Mr Trump has promised to broker what he has described as the “ultimate” deal to end the Israeli-Palestinian conflict and Trump advisers, led by his son-in-law Jared Kushner, have been hoping to unveil plans for a new peace process as soon as early 2018.
A Lebanese official, who asked not to be identified, argued the developments were the result of US failure to pressure Mr Abbas to make sufficient concessions for a new peace process. “This is being used as the threat in a massive pressure campaign on Abu Mazen [Abbas]. They were pressuring him to accept a new kind of settlement which he could not accept — they were demanding too much of him.”
A person with ties to Saudi officials told the Financial Times that Mr Kushner had met in recent months with Saudi crown prince Mohammed bin Salman, colloquially known as MBS, and Abu Dhabi’s crown prince Mohammed bin Zayed (MBZ) in an effort to formulate a new peace settlement. They discussed pushing the Palestinians into making deeper concessions, he said, but this had not been connected with the Jerusalem issue.
“That’s not part of the script — that has more to do with the people who gave money to Trump wanting to see results,” he suggested. Several Republican campaign donors, such as Sheldon Adelson, have hardline views on Israel and support settlements in the West Bank, seen as illegal by the international community.
The president dismayed some backers in June when he continued with previous practice by signing a six-month waiver to a congressional requirement demanding that the US embassy be moved.
“It is clear he doesn’t like exercising these waivers, and he doesn’t like to look like other presidents; he is showing he does it his way,” said Dennis Ross, a former Middle East adviser at the White House who is now at the Washington Institute. He added that it was critical that Mr Trump frames the decision carefully and makes it clear the decision is not about determining Jerusalem’s final status.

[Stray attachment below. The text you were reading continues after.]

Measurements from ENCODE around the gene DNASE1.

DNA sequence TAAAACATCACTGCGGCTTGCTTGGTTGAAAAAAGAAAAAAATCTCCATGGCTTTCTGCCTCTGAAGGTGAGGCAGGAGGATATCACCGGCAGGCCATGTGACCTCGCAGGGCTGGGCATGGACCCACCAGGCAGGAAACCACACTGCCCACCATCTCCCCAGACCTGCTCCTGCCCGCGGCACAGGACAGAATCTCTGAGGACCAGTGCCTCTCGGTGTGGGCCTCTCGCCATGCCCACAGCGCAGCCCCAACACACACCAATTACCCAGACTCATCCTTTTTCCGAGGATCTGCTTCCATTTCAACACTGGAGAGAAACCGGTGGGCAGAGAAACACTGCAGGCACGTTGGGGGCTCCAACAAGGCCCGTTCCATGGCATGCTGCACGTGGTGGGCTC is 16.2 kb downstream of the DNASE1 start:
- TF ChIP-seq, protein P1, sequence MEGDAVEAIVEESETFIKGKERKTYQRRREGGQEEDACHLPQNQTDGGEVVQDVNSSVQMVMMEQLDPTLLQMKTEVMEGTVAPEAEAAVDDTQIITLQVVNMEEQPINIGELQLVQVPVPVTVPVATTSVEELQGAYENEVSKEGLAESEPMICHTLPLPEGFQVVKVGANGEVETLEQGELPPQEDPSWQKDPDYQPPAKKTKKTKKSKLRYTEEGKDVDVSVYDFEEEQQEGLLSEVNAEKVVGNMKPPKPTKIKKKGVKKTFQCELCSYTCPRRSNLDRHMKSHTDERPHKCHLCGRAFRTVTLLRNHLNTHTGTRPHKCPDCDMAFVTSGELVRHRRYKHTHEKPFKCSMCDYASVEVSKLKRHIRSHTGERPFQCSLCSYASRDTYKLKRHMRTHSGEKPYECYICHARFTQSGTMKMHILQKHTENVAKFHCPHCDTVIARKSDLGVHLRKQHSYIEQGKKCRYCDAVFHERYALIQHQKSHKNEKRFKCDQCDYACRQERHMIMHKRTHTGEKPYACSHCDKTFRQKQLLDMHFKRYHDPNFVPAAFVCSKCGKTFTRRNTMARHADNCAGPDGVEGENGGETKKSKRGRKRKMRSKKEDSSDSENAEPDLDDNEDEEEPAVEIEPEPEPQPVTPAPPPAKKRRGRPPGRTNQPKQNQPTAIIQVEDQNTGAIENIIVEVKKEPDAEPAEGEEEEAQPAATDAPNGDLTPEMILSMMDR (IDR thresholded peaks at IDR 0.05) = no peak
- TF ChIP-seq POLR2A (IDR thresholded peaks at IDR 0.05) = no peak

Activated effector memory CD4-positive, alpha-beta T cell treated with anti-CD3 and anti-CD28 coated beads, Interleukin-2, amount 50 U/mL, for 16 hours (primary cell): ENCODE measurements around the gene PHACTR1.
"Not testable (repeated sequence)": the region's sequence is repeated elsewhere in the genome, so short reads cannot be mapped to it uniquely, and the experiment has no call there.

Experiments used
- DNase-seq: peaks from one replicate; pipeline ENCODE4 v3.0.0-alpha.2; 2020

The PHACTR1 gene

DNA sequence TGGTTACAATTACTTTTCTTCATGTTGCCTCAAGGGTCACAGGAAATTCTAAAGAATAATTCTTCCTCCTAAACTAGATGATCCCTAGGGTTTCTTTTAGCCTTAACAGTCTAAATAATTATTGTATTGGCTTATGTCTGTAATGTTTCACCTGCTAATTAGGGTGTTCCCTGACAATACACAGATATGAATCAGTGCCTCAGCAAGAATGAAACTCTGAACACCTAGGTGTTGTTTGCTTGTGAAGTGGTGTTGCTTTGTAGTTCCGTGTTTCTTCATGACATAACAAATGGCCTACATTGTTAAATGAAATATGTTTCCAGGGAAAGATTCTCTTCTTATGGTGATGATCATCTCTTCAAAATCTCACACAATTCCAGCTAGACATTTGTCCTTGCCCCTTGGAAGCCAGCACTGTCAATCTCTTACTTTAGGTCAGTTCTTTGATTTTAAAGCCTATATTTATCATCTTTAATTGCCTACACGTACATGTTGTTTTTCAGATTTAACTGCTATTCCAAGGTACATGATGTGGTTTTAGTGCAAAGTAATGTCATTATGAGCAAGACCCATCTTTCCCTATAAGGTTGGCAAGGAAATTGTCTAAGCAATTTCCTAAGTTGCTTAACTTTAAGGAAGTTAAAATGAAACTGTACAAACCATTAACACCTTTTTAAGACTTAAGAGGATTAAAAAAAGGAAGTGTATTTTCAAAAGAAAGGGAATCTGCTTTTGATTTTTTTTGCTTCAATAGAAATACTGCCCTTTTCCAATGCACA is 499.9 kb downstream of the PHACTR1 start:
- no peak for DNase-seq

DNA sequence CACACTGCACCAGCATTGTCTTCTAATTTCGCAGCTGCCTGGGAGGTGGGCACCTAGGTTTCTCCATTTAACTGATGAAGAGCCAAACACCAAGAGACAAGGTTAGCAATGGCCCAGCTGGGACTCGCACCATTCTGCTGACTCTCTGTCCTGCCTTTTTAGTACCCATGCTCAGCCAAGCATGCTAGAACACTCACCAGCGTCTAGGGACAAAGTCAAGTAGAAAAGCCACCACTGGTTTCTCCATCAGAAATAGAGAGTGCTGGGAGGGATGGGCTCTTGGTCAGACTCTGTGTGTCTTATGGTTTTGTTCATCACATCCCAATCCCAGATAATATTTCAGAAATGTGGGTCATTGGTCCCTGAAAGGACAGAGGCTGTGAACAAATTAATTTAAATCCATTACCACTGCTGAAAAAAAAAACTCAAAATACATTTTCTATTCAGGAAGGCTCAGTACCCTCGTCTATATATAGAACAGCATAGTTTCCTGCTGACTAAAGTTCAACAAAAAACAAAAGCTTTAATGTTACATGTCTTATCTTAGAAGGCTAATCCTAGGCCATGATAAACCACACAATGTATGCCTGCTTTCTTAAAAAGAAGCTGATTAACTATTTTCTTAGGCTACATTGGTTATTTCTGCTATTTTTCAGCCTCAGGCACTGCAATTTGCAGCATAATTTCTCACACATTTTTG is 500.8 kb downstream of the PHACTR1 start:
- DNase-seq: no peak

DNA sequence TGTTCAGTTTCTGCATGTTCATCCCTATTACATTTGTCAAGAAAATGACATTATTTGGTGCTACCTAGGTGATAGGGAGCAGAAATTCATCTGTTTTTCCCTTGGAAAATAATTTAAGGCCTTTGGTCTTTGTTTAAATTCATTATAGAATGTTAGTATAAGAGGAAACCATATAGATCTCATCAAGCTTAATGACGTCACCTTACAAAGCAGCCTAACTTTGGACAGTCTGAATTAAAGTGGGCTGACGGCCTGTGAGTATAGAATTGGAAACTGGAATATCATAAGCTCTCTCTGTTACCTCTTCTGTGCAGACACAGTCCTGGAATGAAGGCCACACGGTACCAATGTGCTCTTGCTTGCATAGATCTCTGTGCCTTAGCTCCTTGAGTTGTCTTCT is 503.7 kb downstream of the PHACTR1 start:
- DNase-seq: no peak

For key US allies in the region, including Saudi Arabia and the United Arab Emirates, their priority is countering Iran’s influence in the region, which they accuse of meddling in Arab states. They have also grown weary of a succession of failed efforts to resolve the Israeli-Palestinian conflict and believe peace has little chance with Mr Netanyahu’s rightwing government in power.
“There is a sense of resignation in the Gulf — there is nothing much that can be done, and the Gulf needs Trump now more than ever, and of all the problems today Jerusalem is low down the priority list,” said Abdulkhaleq Abdulla, a Dubai-based political analyst.
Jerusalem, sacred city at the heart of conflict
Few other cities have fuelled such passion and conflict as Jerusalem, writes Ilan Ben Zion in Jerusalem.
It has been revered for centuries by Christians, Jews and Muslims and its status has been one of the most sensitive issues of failed efforts to resolve Israeli-Palestinian conflict.
Israel regards Jerusalem as its undivided capital, citing the city’s centrality to the Jewish people for 3,000 years. But the Palestinians consider East Jerusalem their future capital.
Under the 1947 UN partition plan for Palestine, the city was to remain an International Zone. But after the 1948 Arab-Israeli war, Jerusalem’s western half fell under Israeli control and its eastern half was controlled by Jordan.
Israel’s parliament relocated to Jerusalem a year later, but most foreign governments have avoided recognising Israeli sovereignty over any part of the city. Foreign embassies are all located in Tel Aviv.
Israel seized control of East Jerusalem from Jordan during the 1967 Six Day war, and annexed it — a move never recognised by the international community.
The Old City is home to the holiest Jewish site, referred to by Jews as the Temple Mount, where two ancient Jewish temples once stood. Muslims refer to that same walled compound as the Noble Sanctuary, the third holiest site in Islam. Today it is home to al-Aqsa mosque and the iconic Dome of the Rock.
The golden Dome of the Rock has become an icon of Palestinian nationalism and a symbol of the city’s Arab and Muslim character. Perceived Israeli infringements on Muslim holy sites in Jerusalem have precipitated three waves of Palestinian violence — in 1996, 2000, and 2015.
For Christians, Jerusalem is the site of Jesus’s crucifixion. The Church of the Holy Sepulchre marks the spot where Christians traditionally believe it took place.